Skip to main content
Dryad logo

Data from: Effects of age and disease duration on excess mortality in patients with multiple sclerosis from a French nationwide cohort

Citation

Rollot, Fabien (2022), Data from: Effects of age and disease duration on excess mortality in patients with multiple sclerosis from a French nationwide cohort, Dryad, Dataset, https://doi.org/10.5061/dryad.3bk3j9kjp

Abstract

Objective: To determine the effects of current age and disease duration on excess mortality in multiple sclerosis, we described the dynamics of excess deaths rates over these two time scales and studied the impact of age at multiple sclerosis clinical onset on these dynamics, separately in each initial phenotype.

Methods: We used data from 18 French multiple sclerosis expert centers participating in the Observatoire Français de la Sclérose en Plaques. Patients with multiple sclerosis living in metropolitan France and having a clinical onset between 1960 and 2014 were included. Vital status was updated on January 1st, 2016. For each multiple sclerosis phenotype separately (relapsing onset (R-MS) or primary progressive (PPMS)), we used an innovative statistical method to model the logarithm of excess death rates by a multidimensional penalized spline of age and disease duration.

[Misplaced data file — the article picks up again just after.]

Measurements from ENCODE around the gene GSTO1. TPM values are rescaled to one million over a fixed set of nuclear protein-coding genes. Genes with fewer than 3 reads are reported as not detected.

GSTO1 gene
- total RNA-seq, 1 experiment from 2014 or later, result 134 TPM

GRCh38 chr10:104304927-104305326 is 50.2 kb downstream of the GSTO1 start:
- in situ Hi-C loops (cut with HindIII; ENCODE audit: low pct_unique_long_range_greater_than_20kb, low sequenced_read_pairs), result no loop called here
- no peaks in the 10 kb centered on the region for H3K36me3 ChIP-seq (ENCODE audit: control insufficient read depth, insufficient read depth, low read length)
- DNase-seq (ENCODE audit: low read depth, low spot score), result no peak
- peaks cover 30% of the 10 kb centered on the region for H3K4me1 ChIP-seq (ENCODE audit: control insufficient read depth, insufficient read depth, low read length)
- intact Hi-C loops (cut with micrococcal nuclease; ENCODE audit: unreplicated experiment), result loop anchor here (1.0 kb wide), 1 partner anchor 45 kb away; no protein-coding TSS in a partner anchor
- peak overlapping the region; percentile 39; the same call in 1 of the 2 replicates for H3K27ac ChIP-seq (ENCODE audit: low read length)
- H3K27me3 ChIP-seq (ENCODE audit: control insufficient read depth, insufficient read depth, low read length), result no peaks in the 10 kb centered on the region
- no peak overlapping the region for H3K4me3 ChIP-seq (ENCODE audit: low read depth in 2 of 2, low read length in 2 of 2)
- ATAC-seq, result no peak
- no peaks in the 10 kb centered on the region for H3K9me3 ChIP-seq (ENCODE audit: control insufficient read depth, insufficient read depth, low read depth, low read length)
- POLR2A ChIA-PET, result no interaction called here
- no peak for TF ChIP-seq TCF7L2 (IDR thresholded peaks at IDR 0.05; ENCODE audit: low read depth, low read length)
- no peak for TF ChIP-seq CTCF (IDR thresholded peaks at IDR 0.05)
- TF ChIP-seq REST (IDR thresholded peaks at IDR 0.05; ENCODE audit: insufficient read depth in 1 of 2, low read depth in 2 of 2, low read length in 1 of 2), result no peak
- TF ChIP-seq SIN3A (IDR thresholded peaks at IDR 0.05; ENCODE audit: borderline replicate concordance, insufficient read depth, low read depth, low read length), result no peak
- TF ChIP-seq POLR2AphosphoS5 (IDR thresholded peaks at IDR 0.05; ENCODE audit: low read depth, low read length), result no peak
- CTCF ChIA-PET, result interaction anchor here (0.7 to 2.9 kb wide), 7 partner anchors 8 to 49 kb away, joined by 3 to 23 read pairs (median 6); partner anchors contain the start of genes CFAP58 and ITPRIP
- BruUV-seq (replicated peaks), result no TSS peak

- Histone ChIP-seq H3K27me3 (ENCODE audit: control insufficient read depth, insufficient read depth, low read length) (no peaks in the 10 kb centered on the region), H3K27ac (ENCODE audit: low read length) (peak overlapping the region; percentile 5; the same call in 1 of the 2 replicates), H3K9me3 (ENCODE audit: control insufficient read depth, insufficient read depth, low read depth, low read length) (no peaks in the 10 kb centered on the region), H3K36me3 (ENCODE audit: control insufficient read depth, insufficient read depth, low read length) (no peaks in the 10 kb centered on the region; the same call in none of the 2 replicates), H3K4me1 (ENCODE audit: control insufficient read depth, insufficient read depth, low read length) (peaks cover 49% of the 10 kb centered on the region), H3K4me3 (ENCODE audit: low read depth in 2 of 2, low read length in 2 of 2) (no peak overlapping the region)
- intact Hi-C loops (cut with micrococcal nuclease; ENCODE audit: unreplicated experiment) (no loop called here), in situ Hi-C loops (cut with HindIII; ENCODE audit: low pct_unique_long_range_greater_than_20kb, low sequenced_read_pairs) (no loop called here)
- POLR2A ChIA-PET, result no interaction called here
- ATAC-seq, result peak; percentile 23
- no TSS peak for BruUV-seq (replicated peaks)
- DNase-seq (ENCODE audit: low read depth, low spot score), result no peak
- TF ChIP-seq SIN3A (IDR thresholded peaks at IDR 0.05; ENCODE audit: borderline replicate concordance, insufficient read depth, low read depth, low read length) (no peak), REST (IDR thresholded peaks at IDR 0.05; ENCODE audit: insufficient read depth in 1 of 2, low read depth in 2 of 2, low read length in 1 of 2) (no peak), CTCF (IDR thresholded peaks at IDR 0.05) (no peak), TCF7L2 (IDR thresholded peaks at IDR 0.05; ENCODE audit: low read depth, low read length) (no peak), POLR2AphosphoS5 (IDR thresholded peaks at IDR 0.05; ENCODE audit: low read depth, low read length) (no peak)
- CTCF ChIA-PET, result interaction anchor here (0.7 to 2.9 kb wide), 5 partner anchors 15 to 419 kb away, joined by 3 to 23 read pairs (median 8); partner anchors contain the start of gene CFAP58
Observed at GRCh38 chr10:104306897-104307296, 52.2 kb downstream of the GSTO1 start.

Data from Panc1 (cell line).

Results: Among 37524 patients (71% women, mean age at multiple sclerosis onset ± standard deviation 33.0 ± 10.6 years), 2883 (7.7%) deaths were observed and 7.8% of patients were lost-to-follow-up. For R-MS patients, there was no excess mortality during the first 10 years after disease onset; afterwards, whatever age at onset, excess death rates increased with current age. From current age 70, the excess death rates values converged and became identical whatever the age at disease onset, which means that disease duration had no more impact. Excess death rates were higher in men with an excess hazard ratio of 1.46 (95% confidence interval 1.25-1.70). In contrast, in PPMS patients, excess death rates rapidly increased from disease onset, and were associated with age at onset, but not with sex.

Conclusions: In R-MS, current age has a stronger impact on multiple sclerosis mortality than disease duration while their respective effects are not so clear in PPMS. 

Methods

It deals with the observed and expected survival by the methods of Kaplan-Meier and Ederer 1 in multiple sclerosis patients.